I was watching the show Celebrity Apprentice last week (artificially created, overly dramatic reality tv, I know, but it has its moments) and on that particular episode the teams had to perform in an improv puppet show (for adults) with members of The Jim Henson Company. Interesting stuff. The cameras followed the team through puppet-making, improv lessons, and learning how to be part of a live show. Of course, the most fascinating part for me was seeing professionals (and amateurs) do improvisational theatre.
The rules of improv are pretty simple. Don't think up a scene ahead of time; instead, be in the moment and react to what is happening. You don't have to be funny; place the emphasis on creating an interesting scene and a consistent character; funny will follow. Be specific and avoid open-ended questions which add nothing; vague questions end up putting the burden on your team members to carry the scene. Make your team members look good; this invariably makes the whole scene better. But the NUMBER ONE RULE in improv is the rule of YES (and). Basically, it means that you never deny any situation or information that comes your way. Your response is always "YES, and....." After you accept the situation, you add more information to it and build the scene.
For example, if a fellow actor says, "Your shirt is ugly," your first instinct might be to deny it by saying, "No, it isn't. I think it looks fine!" But if you follow the first rule of improv, you might respond with "Yes, I know. I lost my luggage when I landed in Vegas last night so I pulled this out of the lost and found box at the hotel's front desk." Which story sounds more interesting? The Yes scenario or the No scenario? Denying the situation suggested by the audience or contradicting what your fellow players bring to the scene not only shows disrespect for their ideas, but it brings confusion, undermines the integrity of the story, and most importantly, erodes trust.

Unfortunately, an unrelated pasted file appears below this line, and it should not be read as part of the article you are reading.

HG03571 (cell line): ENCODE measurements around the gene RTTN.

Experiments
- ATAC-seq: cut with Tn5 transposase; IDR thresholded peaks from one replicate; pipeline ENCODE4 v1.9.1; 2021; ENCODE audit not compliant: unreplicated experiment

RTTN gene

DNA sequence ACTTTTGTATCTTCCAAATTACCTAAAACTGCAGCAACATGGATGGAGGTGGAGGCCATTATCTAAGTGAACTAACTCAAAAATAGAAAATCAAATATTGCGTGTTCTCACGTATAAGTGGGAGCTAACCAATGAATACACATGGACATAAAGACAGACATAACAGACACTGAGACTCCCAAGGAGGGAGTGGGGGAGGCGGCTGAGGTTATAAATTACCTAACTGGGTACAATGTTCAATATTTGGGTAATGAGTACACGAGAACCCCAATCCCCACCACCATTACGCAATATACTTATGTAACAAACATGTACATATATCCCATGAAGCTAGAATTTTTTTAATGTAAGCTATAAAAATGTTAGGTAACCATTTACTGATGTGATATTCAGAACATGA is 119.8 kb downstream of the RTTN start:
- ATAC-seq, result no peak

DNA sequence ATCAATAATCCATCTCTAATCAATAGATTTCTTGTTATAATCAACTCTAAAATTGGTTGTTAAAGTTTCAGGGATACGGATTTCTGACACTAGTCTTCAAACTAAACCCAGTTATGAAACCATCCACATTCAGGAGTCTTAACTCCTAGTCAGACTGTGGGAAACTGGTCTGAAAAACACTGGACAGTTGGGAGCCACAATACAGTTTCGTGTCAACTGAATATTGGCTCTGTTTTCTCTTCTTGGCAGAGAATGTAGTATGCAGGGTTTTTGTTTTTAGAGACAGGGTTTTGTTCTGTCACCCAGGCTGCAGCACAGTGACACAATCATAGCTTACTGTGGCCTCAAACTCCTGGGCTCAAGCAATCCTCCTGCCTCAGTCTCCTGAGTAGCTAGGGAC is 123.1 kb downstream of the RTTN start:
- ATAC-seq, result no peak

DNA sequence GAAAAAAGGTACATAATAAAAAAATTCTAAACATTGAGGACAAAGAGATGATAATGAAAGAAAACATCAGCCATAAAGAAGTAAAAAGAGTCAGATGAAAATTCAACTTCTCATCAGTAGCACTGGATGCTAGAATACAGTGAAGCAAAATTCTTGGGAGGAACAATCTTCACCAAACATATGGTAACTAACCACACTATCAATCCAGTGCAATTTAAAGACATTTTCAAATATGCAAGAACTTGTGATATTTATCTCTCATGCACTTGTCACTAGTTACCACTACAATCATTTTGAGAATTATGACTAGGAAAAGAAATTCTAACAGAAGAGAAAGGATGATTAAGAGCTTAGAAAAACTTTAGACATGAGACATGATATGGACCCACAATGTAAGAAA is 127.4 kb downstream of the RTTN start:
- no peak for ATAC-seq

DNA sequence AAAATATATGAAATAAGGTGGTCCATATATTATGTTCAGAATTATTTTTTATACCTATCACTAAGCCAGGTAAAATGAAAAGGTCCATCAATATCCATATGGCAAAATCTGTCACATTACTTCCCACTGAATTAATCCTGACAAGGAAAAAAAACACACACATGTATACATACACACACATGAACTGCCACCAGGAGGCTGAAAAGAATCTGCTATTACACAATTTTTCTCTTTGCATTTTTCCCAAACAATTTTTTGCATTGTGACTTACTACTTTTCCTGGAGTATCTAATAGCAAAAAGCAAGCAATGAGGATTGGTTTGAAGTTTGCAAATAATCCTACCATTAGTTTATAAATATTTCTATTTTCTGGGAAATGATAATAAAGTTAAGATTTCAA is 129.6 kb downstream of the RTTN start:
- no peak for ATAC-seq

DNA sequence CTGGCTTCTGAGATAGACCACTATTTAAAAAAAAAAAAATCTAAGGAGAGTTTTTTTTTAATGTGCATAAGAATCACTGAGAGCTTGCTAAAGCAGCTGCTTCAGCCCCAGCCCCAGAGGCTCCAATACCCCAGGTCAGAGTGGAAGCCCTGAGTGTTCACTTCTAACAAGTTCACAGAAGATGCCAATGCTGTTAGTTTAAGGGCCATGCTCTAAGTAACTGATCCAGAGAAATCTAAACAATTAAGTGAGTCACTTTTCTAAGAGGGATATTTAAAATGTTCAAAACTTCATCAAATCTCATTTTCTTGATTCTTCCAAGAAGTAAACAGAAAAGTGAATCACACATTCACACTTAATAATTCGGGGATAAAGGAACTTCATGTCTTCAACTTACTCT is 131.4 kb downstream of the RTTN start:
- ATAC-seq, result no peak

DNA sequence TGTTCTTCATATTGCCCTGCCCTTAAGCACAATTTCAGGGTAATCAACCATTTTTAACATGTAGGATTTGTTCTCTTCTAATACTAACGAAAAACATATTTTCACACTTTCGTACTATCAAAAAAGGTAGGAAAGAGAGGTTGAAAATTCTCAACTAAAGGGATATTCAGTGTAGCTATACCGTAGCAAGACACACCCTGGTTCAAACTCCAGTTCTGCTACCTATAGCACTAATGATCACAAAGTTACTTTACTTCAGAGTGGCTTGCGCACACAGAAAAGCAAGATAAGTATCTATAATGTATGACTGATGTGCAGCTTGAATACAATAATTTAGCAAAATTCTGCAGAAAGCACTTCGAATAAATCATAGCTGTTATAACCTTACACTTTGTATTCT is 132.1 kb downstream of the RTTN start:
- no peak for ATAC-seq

Some of my reading this past term has been on the theodramatic theory of Hans Urs von Balthasar. Basically, he uses the model of drama as a way of explaining and illuminating the story of God engages with the world. In many ways, the rules of improv are very applicable here, especially the rule of YES. Balthasar positions our YES in the context of divine freedom: “Only after God has uttered his absolute Yes to man can man utter his absolute No to God: genuine atheism is a post-Christian phenomenon. This wide range in freedom, from a full human Yes and (at least the intention of) a full No, brings the tension of theo-drama to its peak."  In effect, Balthasar is saying that our freedom to say Yes or No is a result of God's free choice to say Yes to us. God is the ultimate improv artist! When we say Yes it means that we want to engage in his story. Yes is a response that demonstrates trust. Yes means I am a team player. Yes is the only way to move the scene (my life) forward in a cohesive way. Yes means I am committed to being a responder instead of pushing my own agenda. Yes means I have not pre-written my life's script, but am willing to take what is given to me and make something out of it. Yes means that I am the invited, not the author.
But don't forget the "and!" After the Yes, I am free to add what my character naturally brings to the story. It is necessary and integral to history that I add my "and." It determines the specifics of how the larger story will proceed. It is what can make a whole scene come alive. It is life in the beautiful here and now, this moment.
 Hans Urs von Balthasar. Theo-Drama, volume 2. San Francisco: Ignatius Press, 123-24.
the photo: me posing in a cutout at the movie theatre. I denied this guy.